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P & P Chapter 34

Potter and perry chapter 34 Infection Control

Communicable infectious disease that can be transmitted DIRECTLY from one person to another
infectious type of infectious disease that may not pose a risk for infection. Pnemonia and viral meningitis are examples.
dose sufficient numbers of organisms
virulence ability to survive outside host or body
host resistance suceptability of host
reservoir where pathogen can survive but may or may not mulitply
pathogen infectious agent
colonization organism that multiplies but does not cause infection
bactericidal temperature or chemical that destroys bacteria
bacteriostasis prevention of growth/reproduction of bacteria by cold temperatures
carrier person who shows no symptoms of illness but have the pathogens that can be transferred to others
contact direct or indirect mode of transmission
direct contact person to person (oral or fecal);
Physical contct between source and susceptible host (touching client feces, then your mouth)
direct contact Hepatitis A, Shigella, Staphlococcus mode of transmission
indirect contact personal contact of susceptible host with contaminated inanimate object (Sharps, dressings, environment)
indirect contact Mode of transmission for: Hepatitis B (HBV), Hepatits C, HIV, Staphlococcus, RSV, MRSA, pseudomonas
Droplet Large particles (bigger than 5mcg), travel up to 3 feet (coughing, sneezing, talking). Mask required.
Droplet Mode of transmission: influenza, rubella, bacteria meningitis, pertussis, mumps, scarlet fever, plague, PNEMONIA, mycoplasmal pnemonia
Airborne Droplet nuclei smaller than 5 mcg or residue or evaporated droplets suspended in air or carried on dust particles (coughing, sneezing). Requires HEPA filter and private room.
Airborne Mode of transmission: mycobacterium tb, tuberculosis, varicella zoster (chicken pox), measles,
standard precautions Apply to all blood, bodily fluids (except sweat) intact skin and mucous membranes
exogenous infection Microorganisms that are external to the patient—do not exist as normal flora
ID: postoperative infection
endogenous infection Patients own flora becomes altered and an overgrowth results.
IE: Enterococci, yeast, streptococci, c diff from being on several antibiotics
Iatrogenic infection result from diagnostic or therapeautic procedure.
IE: catheter insertion, GI endoscopy
HAI result from delivery of health care serices in health care facility. In acute care setting called Nosocomial.
Urinary most common type of HAI (32%)
Surgical Site second most common HAI (22%)
Primary defenses Skin, Ciliary action, Urinary flow, Peristalsis, pH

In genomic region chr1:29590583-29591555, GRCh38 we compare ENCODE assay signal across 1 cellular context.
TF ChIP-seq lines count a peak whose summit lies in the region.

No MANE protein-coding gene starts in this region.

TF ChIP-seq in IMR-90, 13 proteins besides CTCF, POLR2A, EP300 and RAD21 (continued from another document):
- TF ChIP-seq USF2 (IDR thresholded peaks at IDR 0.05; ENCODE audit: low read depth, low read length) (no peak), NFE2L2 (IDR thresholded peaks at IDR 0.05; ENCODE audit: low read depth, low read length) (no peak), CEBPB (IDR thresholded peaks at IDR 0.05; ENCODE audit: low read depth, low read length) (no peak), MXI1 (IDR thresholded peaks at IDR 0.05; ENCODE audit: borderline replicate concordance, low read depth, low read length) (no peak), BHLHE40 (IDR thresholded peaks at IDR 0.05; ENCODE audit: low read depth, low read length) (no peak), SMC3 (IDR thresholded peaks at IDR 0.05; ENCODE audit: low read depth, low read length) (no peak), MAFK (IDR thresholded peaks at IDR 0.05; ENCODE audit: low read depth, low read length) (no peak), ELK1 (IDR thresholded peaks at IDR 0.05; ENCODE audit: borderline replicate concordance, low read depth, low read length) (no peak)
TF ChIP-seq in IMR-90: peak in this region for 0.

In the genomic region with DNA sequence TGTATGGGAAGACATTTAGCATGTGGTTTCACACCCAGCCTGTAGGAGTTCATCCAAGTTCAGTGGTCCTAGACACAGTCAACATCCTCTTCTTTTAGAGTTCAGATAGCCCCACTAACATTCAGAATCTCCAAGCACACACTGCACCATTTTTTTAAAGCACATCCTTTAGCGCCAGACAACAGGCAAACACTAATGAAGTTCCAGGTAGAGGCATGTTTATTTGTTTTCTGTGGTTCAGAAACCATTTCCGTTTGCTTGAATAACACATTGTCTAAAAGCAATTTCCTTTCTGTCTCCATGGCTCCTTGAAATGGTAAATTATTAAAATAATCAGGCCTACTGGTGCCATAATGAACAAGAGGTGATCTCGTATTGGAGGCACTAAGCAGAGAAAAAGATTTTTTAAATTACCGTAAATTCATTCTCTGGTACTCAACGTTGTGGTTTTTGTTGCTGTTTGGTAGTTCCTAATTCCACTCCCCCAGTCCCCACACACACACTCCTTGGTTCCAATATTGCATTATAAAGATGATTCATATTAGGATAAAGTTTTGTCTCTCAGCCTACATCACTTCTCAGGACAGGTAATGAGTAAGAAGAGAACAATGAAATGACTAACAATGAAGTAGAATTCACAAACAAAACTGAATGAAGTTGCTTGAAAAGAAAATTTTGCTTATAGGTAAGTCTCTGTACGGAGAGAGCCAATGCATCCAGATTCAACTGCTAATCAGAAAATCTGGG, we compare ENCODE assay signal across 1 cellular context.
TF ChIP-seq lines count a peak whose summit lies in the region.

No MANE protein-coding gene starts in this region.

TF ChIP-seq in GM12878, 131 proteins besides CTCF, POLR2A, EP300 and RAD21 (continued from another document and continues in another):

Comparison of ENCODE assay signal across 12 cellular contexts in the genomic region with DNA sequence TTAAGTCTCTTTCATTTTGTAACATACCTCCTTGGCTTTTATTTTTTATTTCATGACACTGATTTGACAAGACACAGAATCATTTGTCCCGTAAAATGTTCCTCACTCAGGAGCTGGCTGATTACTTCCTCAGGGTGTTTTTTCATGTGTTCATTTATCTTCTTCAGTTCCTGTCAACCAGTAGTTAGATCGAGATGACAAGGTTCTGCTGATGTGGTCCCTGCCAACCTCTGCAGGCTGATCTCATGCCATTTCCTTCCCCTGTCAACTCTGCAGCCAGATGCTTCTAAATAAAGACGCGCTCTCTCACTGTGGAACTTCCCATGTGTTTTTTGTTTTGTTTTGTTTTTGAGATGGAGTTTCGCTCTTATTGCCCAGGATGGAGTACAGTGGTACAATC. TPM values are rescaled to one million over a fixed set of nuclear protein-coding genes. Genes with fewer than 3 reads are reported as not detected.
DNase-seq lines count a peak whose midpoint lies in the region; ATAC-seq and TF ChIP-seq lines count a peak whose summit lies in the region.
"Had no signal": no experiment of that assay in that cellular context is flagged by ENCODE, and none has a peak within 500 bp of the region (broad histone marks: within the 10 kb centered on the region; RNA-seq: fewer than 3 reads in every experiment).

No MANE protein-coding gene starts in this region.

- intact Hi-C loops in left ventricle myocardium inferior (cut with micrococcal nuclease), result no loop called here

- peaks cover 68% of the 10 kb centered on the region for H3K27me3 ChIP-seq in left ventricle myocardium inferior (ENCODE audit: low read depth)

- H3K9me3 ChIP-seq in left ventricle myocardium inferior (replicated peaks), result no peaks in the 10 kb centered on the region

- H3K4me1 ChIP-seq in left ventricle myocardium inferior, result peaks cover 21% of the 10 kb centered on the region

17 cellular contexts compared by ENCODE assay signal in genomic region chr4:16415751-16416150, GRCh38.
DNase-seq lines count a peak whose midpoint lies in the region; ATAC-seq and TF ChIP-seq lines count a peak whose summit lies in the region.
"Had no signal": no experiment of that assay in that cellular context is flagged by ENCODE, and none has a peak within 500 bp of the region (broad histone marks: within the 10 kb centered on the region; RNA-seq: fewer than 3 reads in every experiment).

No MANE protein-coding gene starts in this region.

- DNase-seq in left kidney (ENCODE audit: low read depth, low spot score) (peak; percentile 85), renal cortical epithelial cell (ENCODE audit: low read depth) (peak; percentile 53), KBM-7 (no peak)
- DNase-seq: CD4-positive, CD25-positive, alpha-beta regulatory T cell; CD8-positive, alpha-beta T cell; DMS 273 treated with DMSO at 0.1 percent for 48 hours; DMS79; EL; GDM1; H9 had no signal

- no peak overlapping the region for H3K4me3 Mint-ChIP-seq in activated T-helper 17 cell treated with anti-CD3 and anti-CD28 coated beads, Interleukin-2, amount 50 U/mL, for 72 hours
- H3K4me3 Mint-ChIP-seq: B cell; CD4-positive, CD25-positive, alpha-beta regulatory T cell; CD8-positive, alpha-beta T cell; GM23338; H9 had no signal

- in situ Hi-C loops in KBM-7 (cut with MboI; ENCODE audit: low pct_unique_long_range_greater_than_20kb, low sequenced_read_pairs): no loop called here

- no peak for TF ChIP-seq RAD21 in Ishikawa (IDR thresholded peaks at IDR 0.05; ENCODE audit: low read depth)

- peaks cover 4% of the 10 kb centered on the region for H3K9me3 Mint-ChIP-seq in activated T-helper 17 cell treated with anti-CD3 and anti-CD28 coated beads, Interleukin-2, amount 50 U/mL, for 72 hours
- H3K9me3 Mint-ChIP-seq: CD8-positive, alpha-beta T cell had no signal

Secondary defenses WBC, Hgb, Inflammatory response
MDRO's MRSA, VRE, Multi drug resistant tuberculosis;
Transmitted by same routes as antimicrobial susceptible agents
no are alcohol based handrubs effective with c.Diff or spores?
5,000 10,000
Neutrophils 55
Lymphocytes 20
Monocytes 5
Eosinophils 1
Basophil 0.5
Asepsis absence of pathogenic microorganisms
medical asepsis clean technique
surgical asepsis sterile technique
disinfection elimination of many or all microorganisms
sterilization complete elimination or destruction of microorganisms and spores
direct contact involves a direct surface
direct contact Healthcare provider develops herpetic whitlow on a finger after contact with HSV when providing oral care to a patient without using gloves
direct contact Mites from a scabies
direct contact Blood or other blood
direct contact Microorganisms transferred from one infected person to another person without a contaminated intermediate object or person
indirect contact Includes the transfer of an infectious agent through a contaminated intermediate object or person. Contaminated hands of healthcare personnel are important contributors to indirect contact transmission
indirect contact Hands may transmit pathogens after touching an infected or colonized body sire, or inanimate object if hand hygiene not performed
indirect contact transfer of infectious agent through Patient
indirect contact transfer of infectious agent by sharing toys
indirect contact transfer of infectious agent by instruments inadequately cleaned between patients
droplet precautions Precautions where mask or repirator is required. Private room or cohorting patients required.
droplets generated from the source person primarily during coughing, sneezing, talking and during the performance of certain procedures such as suctioning and bronchoscopy.
NO Do droplets remain suspended in the air, special air handling and ventilation?
Airborned precautions Private room required, negative air pressure airflow, special mask or respiratory device required.
Airborne Microorganisms can be dispersed widely by air currents and may become inhaled by a susceptible host within the same room
Airborne Examples include mycobacterium tuberculosis, rubeola and varicella viruses
Wash hands First procedure when entering isolation room
Wash handds, Gown, Gloves, Mask Entering isolation room order of procedures
Remove Gloves, Remove Gown, Wash Hands, Remove Mask, Wash Hands, Exit Order or removing PPE when exiting isolation room
Created by: shoopergirl